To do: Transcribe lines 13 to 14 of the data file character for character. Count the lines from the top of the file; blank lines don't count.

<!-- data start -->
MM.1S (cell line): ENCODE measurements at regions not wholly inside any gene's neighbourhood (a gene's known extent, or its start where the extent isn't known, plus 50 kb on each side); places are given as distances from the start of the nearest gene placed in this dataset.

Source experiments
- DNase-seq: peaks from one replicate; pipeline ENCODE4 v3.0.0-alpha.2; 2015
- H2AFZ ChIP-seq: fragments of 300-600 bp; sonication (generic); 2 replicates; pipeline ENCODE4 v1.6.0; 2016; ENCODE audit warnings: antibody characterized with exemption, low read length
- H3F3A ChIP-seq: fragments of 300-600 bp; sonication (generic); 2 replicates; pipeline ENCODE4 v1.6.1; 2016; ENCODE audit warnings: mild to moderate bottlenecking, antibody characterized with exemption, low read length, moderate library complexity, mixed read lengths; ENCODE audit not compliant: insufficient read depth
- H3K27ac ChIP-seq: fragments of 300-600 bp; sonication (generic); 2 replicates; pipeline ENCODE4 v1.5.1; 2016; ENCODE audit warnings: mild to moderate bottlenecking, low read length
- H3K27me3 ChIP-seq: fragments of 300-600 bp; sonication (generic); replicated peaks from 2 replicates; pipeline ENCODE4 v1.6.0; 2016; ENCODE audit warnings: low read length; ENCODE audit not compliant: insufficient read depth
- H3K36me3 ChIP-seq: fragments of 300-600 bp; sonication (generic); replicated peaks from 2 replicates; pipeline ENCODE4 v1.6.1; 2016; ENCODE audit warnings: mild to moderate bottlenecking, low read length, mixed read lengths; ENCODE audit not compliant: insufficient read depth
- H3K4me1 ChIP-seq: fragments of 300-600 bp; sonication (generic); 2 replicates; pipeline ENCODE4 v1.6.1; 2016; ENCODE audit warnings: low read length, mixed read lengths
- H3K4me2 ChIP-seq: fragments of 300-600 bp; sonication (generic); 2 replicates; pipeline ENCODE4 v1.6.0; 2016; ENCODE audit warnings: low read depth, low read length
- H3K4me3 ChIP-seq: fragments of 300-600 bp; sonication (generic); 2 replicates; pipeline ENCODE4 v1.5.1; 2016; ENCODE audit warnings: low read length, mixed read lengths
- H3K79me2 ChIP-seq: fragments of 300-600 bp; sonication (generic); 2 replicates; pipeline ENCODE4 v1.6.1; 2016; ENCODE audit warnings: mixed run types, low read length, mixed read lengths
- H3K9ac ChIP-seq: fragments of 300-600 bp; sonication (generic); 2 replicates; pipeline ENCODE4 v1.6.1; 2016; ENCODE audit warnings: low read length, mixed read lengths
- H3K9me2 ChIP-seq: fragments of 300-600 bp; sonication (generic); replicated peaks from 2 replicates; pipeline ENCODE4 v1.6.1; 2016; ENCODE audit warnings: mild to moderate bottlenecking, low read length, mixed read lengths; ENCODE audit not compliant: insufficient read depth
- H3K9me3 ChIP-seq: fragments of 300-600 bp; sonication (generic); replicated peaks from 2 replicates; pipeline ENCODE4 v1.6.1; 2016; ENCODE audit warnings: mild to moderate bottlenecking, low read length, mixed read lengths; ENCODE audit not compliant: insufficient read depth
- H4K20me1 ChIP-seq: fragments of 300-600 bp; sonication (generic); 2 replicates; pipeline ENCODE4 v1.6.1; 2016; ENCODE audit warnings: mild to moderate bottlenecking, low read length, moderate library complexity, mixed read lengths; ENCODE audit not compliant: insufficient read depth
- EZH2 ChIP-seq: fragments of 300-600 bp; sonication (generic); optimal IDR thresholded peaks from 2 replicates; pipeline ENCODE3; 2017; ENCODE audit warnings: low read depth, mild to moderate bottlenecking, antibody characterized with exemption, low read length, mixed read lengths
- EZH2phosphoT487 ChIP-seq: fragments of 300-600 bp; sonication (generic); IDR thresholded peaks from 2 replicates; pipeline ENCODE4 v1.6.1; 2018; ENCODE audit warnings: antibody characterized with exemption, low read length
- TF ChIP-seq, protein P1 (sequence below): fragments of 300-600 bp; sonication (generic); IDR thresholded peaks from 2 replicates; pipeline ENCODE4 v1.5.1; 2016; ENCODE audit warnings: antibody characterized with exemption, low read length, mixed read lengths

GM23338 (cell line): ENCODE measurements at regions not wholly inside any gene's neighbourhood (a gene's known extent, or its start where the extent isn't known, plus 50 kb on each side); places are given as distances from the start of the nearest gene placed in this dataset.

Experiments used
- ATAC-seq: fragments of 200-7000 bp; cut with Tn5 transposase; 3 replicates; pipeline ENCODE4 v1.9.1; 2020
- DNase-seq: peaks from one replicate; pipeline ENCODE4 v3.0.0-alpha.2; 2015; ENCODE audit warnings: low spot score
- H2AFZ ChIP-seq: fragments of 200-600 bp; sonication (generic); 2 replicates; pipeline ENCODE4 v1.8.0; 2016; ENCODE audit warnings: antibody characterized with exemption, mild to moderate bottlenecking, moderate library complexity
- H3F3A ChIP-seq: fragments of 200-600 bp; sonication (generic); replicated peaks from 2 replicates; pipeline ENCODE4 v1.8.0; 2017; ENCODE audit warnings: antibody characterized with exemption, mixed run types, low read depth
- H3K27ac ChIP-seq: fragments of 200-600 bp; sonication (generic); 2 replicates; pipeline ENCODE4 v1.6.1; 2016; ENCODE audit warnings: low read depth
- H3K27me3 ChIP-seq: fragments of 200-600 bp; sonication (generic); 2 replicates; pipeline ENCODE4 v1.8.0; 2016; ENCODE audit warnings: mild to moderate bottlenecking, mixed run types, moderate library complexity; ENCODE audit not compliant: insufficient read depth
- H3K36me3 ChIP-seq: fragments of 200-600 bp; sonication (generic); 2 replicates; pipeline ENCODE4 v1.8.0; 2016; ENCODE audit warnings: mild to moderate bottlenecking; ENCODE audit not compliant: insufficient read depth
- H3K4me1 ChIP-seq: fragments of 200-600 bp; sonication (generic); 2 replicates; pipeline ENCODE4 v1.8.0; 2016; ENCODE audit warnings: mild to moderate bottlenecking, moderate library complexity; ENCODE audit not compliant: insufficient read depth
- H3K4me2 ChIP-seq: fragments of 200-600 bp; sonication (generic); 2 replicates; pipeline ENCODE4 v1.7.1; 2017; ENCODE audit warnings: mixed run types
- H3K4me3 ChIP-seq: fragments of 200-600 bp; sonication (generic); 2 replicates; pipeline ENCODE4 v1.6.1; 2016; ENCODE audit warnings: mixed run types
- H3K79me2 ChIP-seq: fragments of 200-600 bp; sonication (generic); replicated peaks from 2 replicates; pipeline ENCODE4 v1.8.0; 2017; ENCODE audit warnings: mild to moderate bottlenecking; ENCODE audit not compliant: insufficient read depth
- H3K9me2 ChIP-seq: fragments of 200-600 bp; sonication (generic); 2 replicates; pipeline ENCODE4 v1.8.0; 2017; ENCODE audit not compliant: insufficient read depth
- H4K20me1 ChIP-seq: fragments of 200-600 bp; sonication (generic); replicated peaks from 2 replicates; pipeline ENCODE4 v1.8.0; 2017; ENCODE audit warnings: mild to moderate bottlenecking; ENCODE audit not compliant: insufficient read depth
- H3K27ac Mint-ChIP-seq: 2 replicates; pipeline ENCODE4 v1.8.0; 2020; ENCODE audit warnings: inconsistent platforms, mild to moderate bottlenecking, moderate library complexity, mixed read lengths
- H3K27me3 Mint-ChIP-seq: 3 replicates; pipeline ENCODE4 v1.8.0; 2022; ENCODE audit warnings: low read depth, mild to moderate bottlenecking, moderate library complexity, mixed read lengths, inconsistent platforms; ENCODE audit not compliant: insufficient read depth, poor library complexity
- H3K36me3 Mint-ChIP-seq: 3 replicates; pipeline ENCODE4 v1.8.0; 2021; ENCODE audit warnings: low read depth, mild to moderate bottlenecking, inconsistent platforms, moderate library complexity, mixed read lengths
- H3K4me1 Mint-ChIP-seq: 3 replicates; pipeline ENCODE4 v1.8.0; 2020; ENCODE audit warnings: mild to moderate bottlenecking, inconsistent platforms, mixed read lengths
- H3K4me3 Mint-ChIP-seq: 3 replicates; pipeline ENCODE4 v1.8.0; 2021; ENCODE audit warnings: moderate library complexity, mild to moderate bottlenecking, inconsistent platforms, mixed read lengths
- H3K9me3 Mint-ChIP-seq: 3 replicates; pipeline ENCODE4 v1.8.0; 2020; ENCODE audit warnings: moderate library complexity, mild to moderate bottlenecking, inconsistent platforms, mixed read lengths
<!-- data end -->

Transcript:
- H3K9ac ChIP-seq: fragments of 300-600 bp; sonication (generic); 2 replicates; pipeline ENCODE4 v1.6.1; 2016; ENCODE audit warnings: low read length, mixed read lengths
- H3K9me2 ChIP-seq: fragments of 300-600 bp; sonication (generic); replicated peaks from 2 replicates; pipeline ENCODE4 v1.6.1; 2016; ENCODE audit warnings: mild to moderate bottlenecking, low read length, mixed read lengths; ENCODE audit not compliant: insufficient read depth